(6) This warehouse was for sale for several years.
(7) A partial view of a sports complex interior.
A facility that once employed a dozen or so workers is now host to several thousand patrons daily. The challenges this facility now presents is drastic when compared to its predecessor occupant. Recognizing the hazards and preparing for potential emergencies is imperative for the safety of the occupants and emergency responders.
Constantly monitoring old buildings for new occupants is critical in maintaining an effective preincident preparedness program. Do not be content or think you are finished preparing for emergencies in your community. Contrary to popular belief, your preincident preparedness program will never be “complete.” Times and communities are changing, and fire officials must identify these changes and adapt. Whether they are extreme or subtle, evaluate facility changes against the capabilities and limitations of the fire department. Your firefighters deserve the most up-to-date information on the facilities for which they will be laying their lives on the line.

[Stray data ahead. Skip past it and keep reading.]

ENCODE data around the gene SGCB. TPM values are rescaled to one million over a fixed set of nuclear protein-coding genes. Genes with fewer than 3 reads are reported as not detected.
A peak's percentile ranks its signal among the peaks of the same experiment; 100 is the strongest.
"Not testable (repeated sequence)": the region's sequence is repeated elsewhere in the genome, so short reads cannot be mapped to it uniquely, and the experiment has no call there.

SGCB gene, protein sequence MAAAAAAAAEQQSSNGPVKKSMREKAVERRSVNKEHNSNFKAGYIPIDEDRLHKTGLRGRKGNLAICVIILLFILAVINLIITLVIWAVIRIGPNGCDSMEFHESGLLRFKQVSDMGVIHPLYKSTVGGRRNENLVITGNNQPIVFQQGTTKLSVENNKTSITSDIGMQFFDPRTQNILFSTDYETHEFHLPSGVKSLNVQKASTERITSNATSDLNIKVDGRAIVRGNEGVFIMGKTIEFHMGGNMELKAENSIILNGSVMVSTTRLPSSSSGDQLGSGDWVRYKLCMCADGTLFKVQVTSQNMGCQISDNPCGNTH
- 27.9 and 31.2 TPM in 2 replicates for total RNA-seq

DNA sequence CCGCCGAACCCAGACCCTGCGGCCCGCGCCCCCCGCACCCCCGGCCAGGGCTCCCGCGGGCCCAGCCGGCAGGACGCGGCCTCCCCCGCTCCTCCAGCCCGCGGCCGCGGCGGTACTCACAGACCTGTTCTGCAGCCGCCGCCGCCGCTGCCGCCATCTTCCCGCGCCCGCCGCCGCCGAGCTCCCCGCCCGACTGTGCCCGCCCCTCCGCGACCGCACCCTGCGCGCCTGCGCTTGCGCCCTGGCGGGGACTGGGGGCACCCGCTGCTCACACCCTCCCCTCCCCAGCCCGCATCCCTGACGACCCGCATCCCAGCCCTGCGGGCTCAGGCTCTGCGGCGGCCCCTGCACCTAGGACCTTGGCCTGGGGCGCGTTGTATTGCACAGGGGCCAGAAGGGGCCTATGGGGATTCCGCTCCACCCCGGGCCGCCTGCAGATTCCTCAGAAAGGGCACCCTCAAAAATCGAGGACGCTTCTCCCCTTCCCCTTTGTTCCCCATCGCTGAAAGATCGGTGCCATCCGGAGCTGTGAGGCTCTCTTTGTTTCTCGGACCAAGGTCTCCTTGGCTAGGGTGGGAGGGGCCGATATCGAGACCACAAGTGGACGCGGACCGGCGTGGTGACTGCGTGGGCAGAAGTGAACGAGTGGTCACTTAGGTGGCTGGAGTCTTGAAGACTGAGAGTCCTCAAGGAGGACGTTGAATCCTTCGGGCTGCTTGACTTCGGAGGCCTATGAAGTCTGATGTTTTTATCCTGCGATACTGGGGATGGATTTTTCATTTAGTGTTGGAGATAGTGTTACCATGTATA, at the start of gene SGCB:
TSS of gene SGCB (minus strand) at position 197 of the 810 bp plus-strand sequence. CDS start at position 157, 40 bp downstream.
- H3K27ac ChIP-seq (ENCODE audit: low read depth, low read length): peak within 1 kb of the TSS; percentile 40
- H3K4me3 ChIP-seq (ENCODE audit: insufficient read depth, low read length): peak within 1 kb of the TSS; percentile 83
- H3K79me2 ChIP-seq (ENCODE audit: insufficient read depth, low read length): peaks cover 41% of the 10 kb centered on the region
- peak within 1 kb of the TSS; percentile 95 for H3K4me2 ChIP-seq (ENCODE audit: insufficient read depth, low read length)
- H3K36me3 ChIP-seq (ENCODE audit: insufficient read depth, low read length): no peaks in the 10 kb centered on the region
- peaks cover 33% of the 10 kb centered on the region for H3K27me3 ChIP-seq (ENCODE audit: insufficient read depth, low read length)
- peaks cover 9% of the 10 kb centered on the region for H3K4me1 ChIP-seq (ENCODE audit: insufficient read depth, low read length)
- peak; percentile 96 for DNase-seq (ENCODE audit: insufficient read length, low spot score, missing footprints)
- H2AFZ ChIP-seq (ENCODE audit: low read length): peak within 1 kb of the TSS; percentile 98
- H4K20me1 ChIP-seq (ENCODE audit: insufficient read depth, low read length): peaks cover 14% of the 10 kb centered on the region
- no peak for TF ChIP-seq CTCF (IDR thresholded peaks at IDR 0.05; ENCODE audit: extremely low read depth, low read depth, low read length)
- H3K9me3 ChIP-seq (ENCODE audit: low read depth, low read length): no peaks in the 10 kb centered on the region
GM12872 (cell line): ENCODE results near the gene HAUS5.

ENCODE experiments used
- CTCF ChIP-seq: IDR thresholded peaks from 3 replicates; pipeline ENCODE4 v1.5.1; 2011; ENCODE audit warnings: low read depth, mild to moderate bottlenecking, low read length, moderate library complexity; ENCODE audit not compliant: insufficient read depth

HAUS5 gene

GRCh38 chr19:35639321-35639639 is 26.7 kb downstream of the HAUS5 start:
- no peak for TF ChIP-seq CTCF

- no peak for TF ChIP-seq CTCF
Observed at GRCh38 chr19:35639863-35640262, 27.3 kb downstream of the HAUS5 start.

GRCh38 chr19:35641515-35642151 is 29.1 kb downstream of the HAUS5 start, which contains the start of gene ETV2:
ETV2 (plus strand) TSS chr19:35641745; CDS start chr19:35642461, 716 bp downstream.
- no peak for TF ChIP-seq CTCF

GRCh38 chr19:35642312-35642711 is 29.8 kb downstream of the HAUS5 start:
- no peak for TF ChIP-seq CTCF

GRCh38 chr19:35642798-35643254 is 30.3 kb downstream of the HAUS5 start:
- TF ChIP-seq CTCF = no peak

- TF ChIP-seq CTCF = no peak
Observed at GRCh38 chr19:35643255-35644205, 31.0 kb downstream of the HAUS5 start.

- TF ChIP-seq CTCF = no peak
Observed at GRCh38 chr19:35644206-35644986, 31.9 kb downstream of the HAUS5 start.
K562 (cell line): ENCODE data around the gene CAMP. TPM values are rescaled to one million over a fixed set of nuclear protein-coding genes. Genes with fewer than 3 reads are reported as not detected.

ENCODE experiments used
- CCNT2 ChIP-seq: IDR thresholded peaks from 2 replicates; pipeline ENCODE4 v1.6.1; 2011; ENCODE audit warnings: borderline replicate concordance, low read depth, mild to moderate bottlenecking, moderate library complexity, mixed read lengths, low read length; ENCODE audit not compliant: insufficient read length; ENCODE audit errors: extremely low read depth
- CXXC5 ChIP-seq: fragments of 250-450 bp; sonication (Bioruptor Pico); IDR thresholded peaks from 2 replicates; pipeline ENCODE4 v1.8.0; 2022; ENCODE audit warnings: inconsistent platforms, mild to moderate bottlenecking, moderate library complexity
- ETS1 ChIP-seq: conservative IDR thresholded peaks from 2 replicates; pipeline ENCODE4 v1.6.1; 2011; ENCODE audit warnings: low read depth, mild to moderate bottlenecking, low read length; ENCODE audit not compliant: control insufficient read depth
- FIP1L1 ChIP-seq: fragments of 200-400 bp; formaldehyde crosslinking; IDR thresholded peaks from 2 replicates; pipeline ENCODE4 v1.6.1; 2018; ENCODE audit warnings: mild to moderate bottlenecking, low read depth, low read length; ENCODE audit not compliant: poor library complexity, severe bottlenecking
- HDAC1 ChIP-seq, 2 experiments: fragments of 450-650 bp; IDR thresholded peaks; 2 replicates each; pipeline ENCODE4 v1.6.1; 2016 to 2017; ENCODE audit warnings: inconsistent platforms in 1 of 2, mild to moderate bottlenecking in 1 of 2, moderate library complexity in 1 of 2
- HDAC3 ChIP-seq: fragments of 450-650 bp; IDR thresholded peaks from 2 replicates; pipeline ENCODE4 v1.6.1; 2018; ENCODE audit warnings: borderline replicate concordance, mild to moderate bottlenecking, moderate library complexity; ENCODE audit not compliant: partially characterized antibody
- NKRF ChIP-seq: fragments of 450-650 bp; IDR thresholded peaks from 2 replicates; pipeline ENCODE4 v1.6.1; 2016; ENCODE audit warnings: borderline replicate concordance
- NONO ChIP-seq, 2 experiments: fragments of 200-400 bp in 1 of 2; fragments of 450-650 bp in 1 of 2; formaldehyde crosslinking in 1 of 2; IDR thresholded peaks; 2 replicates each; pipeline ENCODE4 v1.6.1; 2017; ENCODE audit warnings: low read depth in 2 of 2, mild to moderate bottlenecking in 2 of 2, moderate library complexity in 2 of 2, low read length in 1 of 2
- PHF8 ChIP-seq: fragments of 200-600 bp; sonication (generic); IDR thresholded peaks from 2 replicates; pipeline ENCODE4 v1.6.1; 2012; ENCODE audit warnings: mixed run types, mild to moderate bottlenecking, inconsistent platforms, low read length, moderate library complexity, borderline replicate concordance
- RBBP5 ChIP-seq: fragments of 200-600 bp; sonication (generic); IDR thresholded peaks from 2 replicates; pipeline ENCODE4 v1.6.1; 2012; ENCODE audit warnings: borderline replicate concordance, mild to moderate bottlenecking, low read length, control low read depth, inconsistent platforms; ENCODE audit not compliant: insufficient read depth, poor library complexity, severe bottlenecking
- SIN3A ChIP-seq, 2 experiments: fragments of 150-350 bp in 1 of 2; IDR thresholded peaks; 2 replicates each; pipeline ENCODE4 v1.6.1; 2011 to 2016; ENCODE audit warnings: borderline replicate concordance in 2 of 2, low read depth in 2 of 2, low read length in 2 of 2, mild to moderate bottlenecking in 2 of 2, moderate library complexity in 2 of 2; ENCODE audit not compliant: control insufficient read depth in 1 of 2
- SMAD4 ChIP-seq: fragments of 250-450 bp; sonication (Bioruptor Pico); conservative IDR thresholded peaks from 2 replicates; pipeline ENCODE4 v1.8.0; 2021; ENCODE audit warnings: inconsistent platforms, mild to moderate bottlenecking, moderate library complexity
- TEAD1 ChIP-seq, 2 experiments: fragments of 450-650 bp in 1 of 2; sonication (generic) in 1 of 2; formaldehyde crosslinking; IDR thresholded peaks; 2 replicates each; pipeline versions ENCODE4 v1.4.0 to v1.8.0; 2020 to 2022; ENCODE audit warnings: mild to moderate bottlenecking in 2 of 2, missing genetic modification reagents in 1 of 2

ERIC G. BACHMAN, CFPS, is a 33-year veteran of the fire service and a former chief of the Eden Volunteer Fire/Rescue Department in Lancaster County, Pennsylvania. He is the hazardous materials administrator for the County of Lancaster Emergency Management Agency and serves on the Local Emergency Planning Committee of Lancaster County. He is registered with the National Board on Fire Service Professional Qualifications as a fire officer IV, fire instructor III, hazardous materials technician, and hazardous materials incident commander. He has an associate degree in fire science and earned professional certification in emergency management through the state of Pennsylvania. He is also a volunteer firefighter with the West Hempfield (PA) Fire & Rescue Company.